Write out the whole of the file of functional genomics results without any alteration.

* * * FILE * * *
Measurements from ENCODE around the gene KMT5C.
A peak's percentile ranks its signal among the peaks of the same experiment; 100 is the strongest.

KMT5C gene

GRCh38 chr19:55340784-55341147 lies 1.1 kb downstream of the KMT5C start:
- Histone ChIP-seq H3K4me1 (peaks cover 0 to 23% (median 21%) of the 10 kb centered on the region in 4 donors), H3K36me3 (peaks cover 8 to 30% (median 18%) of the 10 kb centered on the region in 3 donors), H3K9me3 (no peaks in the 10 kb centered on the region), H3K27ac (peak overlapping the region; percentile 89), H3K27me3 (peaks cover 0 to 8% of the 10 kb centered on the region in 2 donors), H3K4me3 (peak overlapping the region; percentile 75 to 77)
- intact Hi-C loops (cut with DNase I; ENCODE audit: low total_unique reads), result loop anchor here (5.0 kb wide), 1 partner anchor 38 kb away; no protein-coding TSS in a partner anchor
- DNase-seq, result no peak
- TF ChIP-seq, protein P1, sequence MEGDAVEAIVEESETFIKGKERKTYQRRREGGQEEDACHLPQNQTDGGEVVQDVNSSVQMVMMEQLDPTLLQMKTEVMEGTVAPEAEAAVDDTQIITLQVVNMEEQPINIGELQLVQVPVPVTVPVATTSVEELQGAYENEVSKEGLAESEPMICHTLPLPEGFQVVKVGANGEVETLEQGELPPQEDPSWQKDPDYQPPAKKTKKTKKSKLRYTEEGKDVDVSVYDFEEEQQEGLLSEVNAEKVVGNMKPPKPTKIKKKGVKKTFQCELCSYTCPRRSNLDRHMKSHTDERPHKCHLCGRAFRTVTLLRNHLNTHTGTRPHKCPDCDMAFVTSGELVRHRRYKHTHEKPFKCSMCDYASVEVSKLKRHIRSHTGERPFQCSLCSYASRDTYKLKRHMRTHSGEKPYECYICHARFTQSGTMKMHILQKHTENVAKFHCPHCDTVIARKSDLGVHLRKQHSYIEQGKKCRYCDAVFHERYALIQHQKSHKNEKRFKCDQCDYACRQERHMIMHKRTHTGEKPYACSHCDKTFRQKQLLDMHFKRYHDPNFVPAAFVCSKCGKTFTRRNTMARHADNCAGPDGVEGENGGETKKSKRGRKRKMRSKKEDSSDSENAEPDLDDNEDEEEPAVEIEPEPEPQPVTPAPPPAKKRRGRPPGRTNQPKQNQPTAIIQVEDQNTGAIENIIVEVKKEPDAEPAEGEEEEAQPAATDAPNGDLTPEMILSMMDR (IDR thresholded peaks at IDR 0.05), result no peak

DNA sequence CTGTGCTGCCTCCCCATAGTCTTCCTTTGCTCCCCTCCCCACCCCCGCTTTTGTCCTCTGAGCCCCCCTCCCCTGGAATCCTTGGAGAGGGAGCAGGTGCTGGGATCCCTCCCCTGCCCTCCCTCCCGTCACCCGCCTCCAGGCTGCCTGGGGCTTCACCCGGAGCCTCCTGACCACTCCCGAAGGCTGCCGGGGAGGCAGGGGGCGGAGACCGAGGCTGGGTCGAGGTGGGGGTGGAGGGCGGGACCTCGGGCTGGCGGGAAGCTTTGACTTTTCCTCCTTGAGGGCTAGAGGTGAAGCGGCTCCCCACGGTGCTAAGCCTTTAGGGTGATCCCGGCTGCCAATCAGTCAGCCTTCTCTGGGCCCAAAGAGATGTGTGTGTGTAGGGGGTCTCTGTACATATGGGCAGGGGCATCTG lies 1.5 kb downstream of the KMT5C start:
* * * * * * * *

Measurements from ENCODE around the gene KMT5C.
A peak's percentile ranks its signal among the peaks of the same experiment; 100 is the strongest.

KMT5C gene

GRCh38 chr19:55340784-55341147 lies 1.1 kb downstream of the KMT5C start:
- Histone ChIP-seq H3K4me1 (peaks cover 0 to 23% (median 21%) of the 10 kb centered on the region in 4 donors), H3K36me3 (peaks cover 8 to 30% (median 18%) of the 10 kb centered on the region in 3 donors), H3K9me3 (no peaks in the 10 kb centered on the region), H3K27ac (peak overlapping the region; percentile 89), H3K27me3 (peaks cover 0 to 8% of the 10 kb centered on the region in 2 donors), H3K4me3 (peak overlapping the region; percentile 75 to 77)
- intact Hi-C loops (cut with DNase I; ENCODE audit: low total_unique reads), result loop anchor here (5.0 kb wide), 1 partner anchor 38 kb away; no protein-coding TSS in a partner anchor
- DNase-seq, result no peak
- TF ChIP-seq, protein P1, sequence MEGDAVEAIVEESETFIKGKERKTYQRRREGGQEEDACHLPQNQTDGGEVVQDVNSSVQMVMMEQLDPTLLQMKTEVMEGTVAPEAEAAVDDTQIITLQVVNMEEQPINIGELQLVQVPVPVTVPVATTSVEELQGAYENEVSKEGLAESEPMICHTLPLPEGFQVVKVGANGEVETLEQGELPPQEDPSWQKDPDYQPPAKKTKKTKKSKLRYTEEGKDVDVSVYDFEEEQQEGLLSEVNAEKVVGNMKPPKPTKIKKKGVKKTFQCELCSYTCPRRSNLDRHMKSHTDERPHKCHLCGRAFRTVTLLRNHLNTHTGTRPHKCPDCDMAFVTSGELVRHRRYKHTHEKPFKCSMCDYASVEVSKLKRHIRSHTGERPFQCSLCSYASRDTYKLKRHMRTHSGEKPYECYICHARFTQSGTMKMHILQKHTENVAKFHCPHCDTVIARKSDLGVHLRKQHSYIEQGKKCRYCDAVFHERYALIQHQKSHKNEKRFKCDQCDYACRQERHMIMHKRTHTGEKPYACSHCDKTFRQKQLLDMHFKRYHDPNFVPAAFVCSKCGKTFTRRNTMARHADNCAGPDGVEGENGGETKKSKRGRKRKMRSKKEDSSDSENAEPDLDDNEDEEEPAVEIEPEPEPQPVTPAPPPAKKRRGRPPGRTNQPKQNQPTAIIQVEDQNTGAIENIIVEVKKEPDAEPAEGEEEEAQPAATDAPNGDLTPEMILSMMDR (IDR thresholded peaks at IDR 0.05), result no peak

DNA sequence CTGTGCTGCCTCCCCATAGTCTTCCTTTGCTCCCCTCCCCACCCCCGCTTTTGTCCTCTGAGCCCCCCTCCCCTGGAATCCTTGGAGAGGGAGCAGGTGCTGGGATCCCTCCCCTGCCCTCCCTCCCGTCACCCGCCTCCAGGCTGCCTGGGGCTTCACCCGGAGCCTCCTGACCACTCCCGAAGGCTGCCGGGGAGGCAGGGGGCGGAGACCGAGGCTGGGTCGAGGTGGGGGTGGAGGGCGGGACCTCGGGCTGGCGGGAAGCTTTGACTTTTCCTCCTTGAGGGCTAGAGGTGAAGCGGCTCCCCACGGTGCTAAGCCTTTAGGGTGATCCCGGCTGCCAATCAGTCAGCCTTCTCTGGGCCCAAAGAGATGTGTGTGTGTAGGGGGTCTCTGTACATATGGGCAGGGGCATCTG lies 1.5 kb downstream of the KMT5C start: